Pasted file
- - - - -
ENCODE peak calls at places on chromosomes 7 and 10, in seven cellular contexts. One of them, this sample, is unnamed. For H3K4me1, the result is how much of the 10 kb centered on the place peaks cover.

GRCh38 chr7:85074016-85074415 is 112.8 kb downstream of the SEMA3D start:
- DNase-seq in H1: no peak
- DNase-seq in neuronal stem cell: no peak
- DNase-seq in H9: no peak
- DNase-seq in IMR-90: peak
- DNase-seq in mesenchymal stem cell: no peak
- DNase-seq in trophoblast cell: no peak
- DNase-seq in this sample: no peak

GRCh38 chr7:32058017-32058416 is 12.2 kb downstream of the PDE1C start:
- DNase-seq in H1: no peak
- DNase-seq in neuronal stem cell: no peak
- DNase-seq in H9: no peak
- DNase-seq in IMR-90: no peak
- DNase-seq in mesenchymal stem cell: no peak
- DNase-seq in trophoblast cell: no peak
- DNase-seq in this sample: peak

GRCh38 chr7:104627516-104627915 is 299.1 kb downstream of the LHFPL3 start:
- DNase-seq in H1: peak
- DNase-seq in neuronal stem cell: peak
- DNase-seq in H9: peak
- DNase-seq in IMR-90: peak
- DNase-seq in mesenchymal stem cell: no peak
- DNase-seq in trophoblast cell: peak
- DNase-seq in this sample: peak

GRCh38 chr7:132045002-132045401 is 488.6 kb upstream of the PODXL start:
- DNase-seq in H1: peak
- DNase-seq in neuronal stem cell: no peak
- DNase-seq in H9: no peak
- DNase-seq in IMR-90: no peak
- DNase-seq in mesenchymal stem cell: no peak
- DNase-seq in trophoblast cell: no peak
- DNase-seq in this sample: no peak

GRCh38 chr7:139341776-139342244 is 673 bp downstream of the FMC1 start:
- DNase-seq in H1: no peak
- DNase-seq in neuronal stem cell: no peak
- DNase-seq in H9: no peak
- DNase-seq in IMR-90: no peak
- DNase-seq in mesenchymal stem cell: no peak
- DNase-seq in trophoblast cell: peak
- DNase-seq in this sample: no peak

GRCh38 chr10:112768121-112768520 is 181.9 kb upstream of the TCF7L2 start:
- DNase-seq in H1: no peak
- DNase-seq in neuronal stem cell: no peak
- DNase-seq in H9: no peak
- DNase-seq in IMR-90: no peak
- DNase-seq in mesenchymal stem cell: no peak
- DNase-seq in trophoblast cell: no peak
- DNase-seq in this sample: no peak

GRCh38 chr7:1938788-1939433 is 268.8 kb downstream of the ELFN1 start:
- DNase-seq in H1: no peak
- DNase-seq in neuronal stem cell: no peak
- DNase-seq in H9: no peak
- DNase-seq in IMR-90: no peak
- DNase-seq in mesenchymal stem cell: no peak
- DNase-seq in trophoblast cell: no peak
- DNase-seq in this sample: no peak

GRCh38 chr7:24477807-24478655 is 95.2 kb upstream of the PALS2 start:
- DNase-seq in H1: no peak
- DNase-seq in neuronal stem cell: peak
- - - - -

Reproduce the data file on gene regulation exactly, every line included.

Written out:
ENCODE peak calls at places on chromosomes 7 and 10, in seven cellular contexts. One of them, this sample, is unnamed. For H3K4me1, the result is how much of the 10 kb centered on the place peaks cover.

GRCh38 chr7:85074016-85074415 is 112.8 kb downstream of the SEMA3D start:
- DNase-seq in H1: no peak
- DNase-seq in neuronal stem cell: no peak
- DNase-seq in H9: no peak
- DNase-seq in IMR-90: peak
- DNase-seq in mesenchymal stem cell: no peak
- DNase-seq in trophoblast cell: no peak
- DNase-seq in this sample: no peak

GRCh38 chr7:32058017-32058416 is 12.2 kb downstream of the PDE1C start:
- DNase-seq in H1: no peak
- DNase-seq in neuronal stem cell: no peak
- DNase-seq in H9: no peak
- DNase-seq in IMR-90: no peak
- DNase-seq in mesenchymal stem cell: no peak
- DNase-seq in trophoblast cell: no peak
- DNase-seq in this sample: peak

GRCh38 chr7:104627516-104627915 is 299.1 kb downstream of the LHFPL3 start:
- DNase-seq in H1: peak
- DNase-seq in neuronal stem cell: peak
- DNase-seq in H9: peak
- DNase-seq in IMR-90: peak
- DNase-seq in mesenchymal stem cell: no peak
- DNase-seq in trophoblast cell: peak
- DNase-seq in this sample: peak

GRCh38 chr7:132045002-132045401 is 488.6 kb upstream of the PODXL start:
- DNase-seq in H1: peak
- DNase-seq in neuronal stem cell: no peak
- DNase-seq in H9: no peak
- DNase-seq in IMR-90: no peak
- DNase-seq in mesenchymal stem cell: no peak
- DNase-seq in trophoblast cell: no peak
- DNase-seq in this sample: no peak

GRCh38 chr7:139341776-139342244 is 673 bp downstream of the FMC1 start:
- DNase-seq in H1: no peak
- DNase-seq in neuronal stem cell: no peak
- DNase-seq in H9: no peak
- DNase-seq in IMR-90: no peak
- DNase-seq in mesenchymal stem cell: no peak
- DNase-seq in trophoblast cell: peak
- DNase-seq in this sample: no peak

GRCh38 chr10:112768121-112768520 is 181.9 kb upstream of the TCF7L2 start:
- DNase-seq in H1: no peak
- DNase-seq in neuronal stem cell: no peak
- DNase-seq in H9: no peak
- DNase-seq in IMR-90: no peak
- DNase-seq in mesenchymal stem cell: no peak
- DNase-seq in trophoblast cell: no peak
- DNase-seq in this sample: no peak

GRCh38 chr7:1938788-1939433 is 268.8 kb downstream of the ELFN1 start:
- DNase-seq in H1: no peak
- DNase-seq in neuronal stem cell: no peak
- DNase-seq in H9: no peak
- DNase-seq in IMR-90: no peak
- DNase-seq in mesenchymal stem cell: no peak
- DNase-seq in trophoblast cell: no peak
- DNase-seq in this sample: no peak

GRCh38 chr7:24477807-24478655 is 95.2 kb upstream of the PALS2 start:
- DNase-seq in H1: no peak
- DNase-seq in neuronal stem cell: peak